Total hip arthroplasty (THA) is a common surgical procedure worldwide, with increasing incidence. In Sweden, between 1980 and 2010, the annual number of THAs more than tripled to around 16 000, and its incidence more than doubled. The incidence is expected to increase further which, in combination with a growing and ageing population, will probably lead to a higher demand for THAs. As a result, the burden on healthcare resources and hospital budgets will also increase.1 According to our calculations, the mean cost for a THA in 2012 was around SEK 83 000 (approximately €8 800 using the average exchange rate between 2005 and 2012; €1 ≈ SEK 9.4). Given the increasing demand for THAs and that the procedure is rather costly combined with limited resources available for healthcare, a need to increase productivity exists. Hence, there is a pressure on orthopaedic departments to provide this procedure at minimum costs and with good outcomes while maintaining or increasing access. It is thus of high policy and management relevance to study the development of productivity in the provision of THA over time.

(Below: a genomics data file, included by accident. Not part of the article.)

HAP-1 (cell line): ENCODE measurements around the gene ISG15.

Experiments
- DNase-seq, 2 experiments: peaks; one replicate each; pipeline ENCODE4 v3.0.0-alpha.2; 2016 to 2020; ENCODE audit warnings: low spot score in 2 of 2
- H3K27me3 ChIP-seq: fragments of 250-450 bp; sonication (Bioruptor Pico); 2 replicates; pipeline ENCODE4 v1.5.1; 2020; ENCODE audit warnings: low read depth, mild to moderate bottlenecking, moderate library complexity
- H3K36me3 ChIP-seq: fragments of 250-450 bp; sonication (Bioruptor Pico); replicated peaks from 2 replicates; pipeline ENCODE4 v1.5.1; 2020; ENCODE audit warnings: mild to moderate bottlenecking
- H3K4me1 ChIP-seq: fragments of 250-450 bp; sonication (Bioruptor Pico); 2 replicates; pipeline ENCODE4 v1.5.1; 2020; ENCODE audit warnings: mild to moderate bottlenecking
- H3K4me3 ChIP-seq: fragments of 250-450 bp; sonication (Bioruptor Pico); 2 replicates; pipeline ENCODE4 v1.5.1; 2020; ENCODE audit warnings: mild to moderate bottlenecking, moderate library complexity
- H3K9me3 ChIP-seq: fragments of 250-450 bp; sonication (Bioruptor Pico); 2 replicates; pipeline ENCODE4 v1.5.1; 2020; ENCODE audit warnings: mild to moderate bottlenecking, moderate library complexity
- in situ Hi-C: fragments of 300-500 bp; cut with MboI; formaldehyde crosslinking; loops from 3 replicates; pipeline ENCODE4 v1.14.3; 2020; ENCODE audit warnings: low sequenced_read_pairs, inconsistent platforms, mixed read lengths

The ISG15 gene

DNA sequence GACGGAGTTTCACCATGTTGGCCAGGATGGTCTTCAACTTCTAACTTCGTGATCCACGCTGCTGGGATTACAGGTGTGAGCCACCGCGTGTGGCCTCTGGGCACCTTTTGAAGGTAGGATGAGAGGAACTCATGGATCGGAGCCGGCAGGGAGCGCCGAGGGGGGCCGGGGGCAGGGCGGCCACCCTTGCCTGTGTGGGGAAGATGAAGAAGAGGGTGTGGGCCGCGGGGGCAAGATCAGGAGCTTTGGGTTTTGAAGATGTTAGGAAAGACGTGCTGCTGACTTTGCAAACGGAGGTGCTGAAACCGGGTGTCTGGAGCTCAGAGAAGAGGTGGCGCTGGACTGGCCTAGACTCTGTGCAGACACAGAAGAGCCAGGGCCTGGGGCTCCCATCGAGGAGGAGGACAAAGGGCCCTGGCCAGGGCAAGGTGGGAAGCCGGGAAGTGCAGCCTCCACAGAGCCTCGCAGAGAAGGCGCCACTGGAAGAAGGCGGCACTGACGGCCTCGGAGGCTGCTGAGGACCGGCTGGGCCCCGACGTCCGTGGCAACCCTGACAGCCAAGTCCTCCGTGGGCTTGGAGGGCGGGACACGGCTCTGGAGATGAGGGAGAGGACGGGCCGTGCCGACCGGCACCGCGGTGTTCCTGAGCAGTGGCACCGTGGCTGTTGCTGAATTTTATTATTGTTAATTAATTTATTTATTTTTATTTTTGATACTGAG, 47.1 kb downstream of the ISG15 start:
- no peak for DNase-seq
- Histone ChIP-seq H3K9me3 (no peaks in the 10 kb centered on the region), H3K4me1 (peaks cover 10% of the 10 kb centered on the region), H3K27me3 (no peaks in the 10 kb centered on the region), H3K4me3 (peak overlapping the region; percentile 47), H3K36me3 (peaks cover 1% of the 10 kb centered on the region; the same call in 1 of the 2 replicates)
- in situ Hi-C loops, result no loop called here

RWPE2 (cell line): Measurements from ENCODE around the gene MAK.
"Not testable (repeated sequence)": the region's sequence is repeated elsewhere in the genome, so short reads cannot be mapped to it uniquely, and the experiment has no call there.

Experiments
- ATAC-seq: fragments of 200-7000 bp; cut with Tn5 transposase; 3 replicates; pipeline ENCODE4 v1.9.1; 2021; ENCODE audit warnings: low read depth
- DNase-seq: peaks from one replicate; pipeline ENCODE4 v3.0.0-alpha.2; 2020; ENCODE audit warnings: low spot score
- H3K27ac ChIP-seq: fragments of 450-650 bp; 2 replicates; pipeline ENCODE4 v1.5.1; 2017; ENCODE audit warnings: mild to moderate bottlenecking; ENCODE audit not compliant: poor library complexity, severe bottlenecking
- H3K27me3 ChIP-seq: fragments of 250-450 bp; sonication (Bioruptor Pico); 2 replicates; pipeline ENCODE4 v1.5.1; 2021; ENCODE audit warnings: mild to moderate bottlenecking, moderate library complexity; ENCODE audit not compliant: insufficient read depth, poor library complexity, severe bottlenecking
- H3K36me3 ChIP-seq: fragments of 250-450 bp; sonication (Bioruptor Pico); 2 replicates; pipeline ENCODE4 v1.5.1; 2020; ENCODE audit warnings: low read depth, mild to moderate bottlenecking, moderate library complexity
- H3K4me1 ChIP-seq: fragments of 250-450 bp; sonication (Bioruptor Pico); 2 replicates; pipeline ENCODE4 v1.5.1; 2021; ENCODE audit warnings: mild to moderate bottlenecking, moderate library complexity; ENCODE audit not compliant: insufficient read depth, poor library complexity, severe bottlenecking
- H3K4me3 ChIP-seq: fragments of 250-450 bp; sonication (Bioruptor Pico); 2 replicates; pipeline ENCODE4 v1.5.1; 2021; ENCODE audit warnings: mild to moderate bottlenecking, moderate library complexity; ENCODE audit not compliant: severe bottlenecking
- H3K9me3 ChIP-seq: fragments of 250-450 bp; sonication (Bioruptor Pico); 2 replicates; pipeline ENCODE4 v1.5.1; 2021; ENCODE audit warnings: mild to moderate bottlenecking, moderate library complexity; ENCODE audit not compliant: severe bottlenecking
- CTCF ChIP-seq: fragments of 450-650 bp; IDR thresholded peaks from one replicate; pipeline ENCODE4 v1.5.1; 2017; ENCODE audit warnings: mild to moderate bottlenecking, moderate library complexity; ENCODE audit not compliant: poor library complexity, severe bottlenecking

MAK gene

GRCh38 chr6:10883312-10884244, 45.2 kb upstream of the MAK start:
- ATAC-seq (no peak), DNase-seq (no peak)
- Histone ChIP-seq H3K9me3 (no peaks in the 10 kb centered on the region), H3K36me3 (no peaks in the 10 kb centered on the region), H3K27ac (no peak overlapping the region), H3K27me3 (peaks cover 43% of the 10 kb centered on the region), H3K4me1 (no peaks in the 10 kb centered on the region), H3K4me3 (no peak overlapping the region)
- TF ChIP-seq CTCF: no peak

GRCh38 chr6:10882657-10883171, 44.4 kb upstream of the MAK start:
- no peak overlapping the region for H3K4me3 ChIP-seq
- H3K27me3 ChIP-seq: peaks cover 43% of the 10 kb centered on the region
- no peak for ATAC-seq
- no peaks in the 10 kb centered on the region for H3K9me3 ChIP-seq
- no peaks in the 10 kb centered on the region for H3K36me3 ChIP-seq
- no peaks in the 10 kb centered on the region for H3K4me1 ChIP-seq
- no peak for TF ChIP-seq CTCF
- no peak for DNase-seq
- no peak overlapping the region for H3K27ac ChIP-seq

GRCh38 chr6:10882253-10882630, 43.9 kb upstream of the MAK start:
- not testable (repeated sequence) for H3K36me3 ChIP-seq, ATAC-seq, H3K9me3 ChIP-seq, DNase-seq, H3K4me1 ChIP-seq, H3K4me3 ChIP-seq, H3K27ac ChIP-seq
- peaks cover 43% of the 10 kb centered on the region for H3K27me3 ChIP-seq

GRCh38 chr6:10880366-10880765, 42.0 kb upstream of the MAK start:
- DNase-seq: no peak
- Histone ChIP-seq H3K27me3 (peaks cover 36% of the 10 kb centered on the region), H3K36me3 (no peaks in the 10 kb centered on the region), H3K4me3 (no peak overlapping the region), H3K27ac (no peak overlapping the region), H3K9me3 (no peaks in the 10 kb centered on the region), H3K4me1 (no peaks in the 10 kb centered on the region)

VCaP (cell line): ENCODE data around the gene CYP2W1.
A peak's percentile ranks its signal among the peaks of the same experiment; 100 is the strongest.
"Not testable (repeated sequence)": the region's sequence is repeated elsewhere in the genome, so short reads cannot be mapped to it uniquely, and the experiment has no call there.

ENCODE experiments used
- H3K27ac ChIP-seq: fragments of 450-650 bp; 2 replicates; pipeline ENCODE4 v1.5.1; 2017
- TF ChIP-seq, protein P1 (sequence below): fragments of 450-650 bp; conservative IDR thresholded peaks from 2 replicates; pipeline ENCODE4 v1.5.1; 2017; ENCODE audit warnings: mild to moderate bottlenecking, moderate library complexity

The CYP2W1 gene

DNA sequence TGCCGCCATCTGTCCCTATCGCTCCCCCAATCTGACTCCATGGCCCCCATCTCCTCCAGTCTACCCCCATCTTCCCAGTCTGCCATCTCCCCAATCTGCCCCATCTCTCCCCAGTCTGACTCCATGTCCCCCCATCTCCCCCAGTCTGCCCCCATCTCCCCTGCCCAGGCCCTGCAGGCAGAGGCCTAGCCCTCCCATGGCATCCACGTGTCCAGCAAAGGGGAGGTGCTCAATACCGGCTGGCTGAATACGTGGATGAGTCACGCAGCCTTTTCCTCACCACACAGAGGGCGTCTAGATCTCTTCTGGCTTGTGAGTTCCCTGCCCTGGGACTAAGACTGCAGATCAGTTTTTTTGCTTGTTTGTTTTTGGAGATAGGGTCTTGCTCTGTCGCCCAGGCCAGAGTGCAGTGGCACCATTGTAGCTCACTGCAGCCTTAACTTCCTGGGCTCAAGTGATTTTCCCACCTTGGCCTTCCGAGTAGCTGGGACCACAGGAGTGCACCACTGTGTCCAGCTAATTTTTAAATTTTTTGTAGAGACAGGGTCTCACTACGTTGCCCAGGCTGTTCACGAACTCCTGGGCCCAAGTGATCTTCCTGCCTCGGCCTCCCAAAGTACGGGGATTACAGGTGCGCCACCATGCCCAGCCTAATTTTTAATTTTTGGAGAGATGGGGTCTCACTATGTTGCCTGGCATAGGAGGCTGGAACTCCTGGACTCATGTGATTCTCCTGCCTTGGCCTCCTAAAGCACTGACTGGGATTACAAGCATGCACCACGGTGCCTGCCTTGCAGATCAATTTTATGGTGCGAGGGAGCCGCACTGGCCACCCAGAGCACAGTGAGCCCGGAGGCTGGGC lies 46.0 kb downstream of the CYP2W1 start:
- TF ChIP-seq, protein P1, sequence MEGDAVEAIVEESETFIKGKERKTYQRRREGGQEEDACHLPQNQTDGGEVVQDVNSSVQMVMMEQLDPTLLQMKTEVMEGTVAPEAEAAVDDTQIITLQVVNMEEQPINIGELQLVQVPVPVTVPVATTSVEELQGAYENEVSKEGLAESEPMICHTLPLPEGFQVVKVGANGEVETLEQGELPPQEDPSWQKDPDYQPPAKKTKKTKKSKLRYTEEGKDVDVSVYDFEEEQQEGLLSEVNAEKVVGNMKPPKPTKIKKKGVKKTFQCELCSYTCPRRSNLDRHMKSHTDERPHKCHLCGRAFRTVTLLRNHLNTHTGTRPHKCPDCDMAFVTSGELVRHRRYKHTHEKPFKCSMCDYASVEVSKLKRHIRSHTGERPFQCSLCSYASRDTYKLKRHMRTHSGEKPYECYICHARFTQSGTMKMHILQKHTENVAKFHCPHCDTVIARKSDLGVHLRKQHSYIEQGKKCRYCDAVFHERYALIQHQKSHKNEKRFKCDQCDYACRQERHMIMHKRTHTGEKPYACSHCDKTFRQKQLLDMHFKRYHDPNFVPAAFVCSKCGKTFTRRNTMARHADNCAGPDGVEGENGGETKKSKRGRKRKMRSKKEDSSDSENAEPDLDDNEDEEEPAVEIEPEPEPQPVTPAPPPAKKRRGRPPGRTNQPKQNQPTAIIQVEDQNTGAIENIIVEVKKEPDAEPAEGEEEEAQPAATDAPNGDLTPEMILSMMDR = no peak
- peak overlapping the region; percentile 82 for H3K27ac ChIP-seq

Basically, productivity is expressed as a ratio of output (eg, number of patients or operations) per unit of input (eg, costs) in the production process. Productivity change thus relates to a change in this ratio from one period to the next. A breakdown of the productivity change into components of change in efficiency and technology is useful, especially for policy purposes, as it provides more detailed information which can help improve productivity. Here, efficiency change relates to changes in the observed production relative to best possible production. This change is also expressed as catch-up effects where less efficient units improve their efficiency in relation to the most efficient units. Technical change describes a change in the amount of output produced from the same amount of input (or vice versa) for the most efficient departments, and may be due to, for instance, innovation.